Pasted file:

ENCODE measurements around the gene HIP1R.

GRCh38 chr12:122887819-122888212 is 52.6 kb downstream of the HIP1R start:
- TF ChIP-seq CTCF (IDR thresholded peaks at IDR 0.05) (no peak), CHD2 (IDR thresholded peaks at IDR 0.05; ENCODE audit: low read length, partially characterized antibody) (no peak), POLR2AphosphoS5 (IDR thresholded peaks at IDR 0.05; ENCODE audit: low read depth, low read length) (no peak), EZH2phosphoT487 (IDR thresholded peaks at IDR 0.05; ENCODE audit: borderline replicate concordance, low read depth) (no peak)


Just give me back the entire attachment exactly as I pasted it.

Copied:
ENCODE measurements around the gene HIP1R.

GRCh38 chr12:122887819-122888212 is 52.6 kb downstream of the HIP1R start:
- TF ChIP-seq CTCF (IDR thresholded peaks at IDR 0.05) (no peak), CHD2 (IDR thresholded peaks at IDR 0.05; ENCODE audit: low read length, partially characterized antibody) (no peak), POLR2AphosphoS5 (IDR thresholded peaks at IDR 0.05; ENCODE audit: low read depth, low read length) (no peak), EZH2phosphoT487 (IDR thresholded peaks at IDR 0.05; ENCODE audit: borderline replicate concordance, low read depth) (no peak)